Hove Media College Sash Window Refurbishment Stuart House
This is phase 2 of a very big project that we are involved with at Hove College, 48 Cromwell Road, Hove. This is where we completed an 8-week project in only 3 weeks. The building was called Stuart House that was built by William Willet in 1870, who built a lot of the fashionable buildings in London and Hove. He made himself famous for being the promoter of DST, “daylight saving time” and got this passed in the Houses of Commons on 12 February 1908. This came about because he couldn’t believe that people from London stayed in bed for so long that they missed half of the day sleeping and he would have less time on the golf course in the evening – and so in 1905 he started to write a Bill to have this changed.
26 Sash Windows Restored To Their Natural Beauty
The refurbishment consisted of the restoration of 26 sash windows. Three of the main top and bottom floor windows had to be stripped and remade completely including the box sash window frames themselves- we will show you what we had to do later in this page.
We had all the trades in at the same time and this took quite a lot of planning making sure that we kept to a strict deadline. Everyone worked from the same page because it only takes one thing to set the time back and this could have a knock on effect with the other trades which consisted of;
- People preparing the windows
- Carpenters remaking different parts of the windows that are rotten
- Glaziers re-fitting the glass
- Painters priming and filling the box frames and sashes
- Plasterers rendering
- Carpenters installing the windows
- Painter’s final coating
- Cleaners keeping everything tidy at all times.
All these trades all had their jobs to do and were all equally valuable, because most of the classes were still running at the time of the project so we had a lot of late starts and late finishes for some trades.
Refurbishing Sash Windows
We always save your original sash window due to the fact that if your property is Listed or is a Heritage building, the main criteria is to save and restore NOT to replace your windows. We show you how this is done in our photo gallery so please feel free to take a look – but here is a snippet of the page itself…
Sash Window Refurbishment Showing Hand Made Windows, Hove, East Sussex
We started on the top floor and worked down the building; this ensured that other trades could come and finish the rooms and the scaffolding could be dropped on the said time and date. We had a designated area that we could use for restoring the sash windows. The top floor itself took nine days to complete, rebuilding and restoring the two sash windows frames and sashes to how they were built originally and within this time we would send the sash windows upstairs where our carpenter would work a bit of his magic and within hours we would have the windows sent back down to us so they could always be installed that very day. He always made sure as well that if there was any splicing we would have the original mouldings put back into the windows because these window mouldings have changed now and with different thicknesses and widths. This made the job harder every day, because timings would be set back and then it would be a chain reaction with the glazier and then the painters. Timing is very important on every job with which we are involved.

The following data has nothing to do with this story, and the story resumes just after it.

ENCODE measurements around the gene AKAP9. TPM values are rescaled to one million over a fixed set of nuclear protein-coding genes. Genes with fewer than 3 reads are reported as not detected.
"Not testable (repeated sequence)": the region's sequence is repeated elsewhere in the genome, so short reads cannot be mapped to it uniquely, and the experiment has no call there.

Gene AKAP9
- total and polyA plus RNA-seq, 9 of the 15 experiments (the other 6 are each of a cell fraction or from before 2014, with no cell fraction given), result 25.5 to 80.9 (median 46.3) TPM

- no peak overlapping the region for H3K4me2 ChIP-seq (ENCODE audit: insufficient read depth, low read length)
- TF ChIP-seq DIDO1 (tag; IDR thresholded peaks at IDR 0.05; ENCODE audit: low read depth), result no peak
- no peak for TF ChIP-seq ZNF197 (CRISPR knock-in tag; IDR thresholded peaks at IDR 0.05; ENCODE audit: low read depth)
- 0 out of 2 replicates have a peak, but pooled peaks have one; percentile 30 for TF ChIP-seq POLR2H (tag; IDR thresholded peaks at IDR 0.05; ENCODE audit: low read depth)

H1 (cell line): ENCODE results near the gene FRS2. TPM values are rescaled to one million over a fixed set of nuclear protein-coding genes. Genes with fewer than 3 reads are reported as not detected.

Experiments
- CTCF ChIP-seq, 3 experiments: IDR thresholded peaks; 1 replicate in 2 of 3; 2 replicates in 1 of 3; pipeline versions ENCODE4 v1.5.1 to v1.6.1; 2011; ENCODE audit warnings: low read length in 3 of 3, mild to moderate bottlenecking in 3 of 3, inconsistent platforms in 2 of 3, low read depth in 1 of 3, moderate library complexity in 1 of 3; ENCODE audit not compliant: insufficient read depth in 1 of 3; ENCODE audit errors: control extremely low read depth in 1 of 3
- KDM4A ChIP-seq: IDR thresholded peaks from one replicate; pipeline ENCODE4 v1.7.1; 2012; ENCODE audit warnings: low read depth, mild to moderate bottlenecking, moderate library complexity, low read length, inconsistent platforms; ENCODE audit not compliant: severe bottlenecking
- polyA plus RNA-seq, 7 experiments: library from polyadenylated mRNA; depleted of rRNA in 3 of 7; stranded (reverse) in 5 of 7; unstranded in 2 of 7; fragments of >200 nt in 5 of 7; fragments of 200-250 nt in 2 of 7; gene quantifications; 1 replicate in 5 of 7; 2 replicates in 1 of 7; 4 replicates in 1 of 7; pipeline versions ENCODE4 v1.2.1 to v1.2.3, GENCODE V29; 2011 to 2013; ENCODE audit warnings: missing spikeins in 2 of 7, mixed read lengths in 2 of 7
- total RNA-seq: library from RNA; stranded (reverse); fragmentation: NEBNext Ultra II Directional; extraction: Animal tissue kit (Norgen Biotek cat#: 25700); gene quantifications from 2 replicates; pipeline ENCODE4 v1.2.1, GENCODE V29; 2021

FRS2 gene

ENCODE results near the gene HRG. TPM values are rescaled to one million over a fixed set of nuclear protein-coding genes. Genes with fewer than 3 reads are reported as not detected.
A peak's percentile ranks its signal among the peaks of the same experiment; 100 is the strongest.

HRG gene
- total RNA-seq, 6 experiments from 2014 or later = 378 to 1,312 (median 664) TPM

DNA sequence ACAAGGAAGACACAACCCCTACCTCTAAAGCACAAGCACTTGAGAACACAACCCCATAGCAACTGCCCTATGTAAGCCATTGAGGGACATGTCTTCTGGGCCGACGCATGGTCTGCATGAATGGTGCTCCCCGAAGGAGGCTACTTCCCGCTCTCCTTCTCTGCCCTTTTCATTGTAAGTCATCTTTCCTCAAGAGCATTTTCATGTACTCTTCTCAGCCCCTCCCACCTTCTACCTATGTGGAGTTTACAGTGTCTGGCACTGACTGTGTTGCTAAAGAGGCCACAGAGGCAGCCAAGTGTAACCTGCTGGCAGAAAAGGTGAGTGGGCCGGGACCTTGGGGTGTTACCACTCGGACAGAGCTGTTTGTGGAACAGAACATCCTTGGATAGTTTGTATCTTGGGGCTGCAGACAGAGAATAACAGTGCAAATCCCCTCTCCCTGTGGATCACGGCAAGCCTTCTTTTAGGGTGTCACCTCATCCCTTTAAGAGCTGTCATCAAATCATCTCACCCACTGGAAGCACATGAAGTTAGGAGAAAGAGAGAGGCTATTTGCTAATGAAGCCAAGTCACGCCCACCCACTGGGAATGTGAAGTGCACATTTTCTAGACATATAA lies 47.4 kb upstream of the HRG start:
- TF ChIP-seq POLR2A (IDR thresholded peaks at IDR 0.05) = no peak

The end result was perfect; the customers were thrilled that we had completed this refurbishment in the designated time – before the new term started. The new glass that had been installed and the fresh paintwork made a massive difference to the elegant building.
South Facing Windows And The Weather Impact On Original Sash Windows.
The property on Cromwell Road Hove is next to the cricket ground so it has no protection from the Sussex coastal weather. The attack of salt water on the property’s windows made a massive impact on the integrity and stability of the windows and had made them rotten to the extent that all the other companies that came to price the sash window refurbishment project insisted on new windows at quite a cost. This gets rid of all the charm of a period building that used to be part of a nunnery. The windows that were rotten were all repaired and restored to their original beauty, thus keeping the integrity of the period building. In total we had to only make one window from new due to the fact a previous company had just left a board there.
A Massive Thanks!
Lastly, we have to say a big thank you to the trades that were involved in this project for being so meticulous and very hard working and for the staff for being very helpful.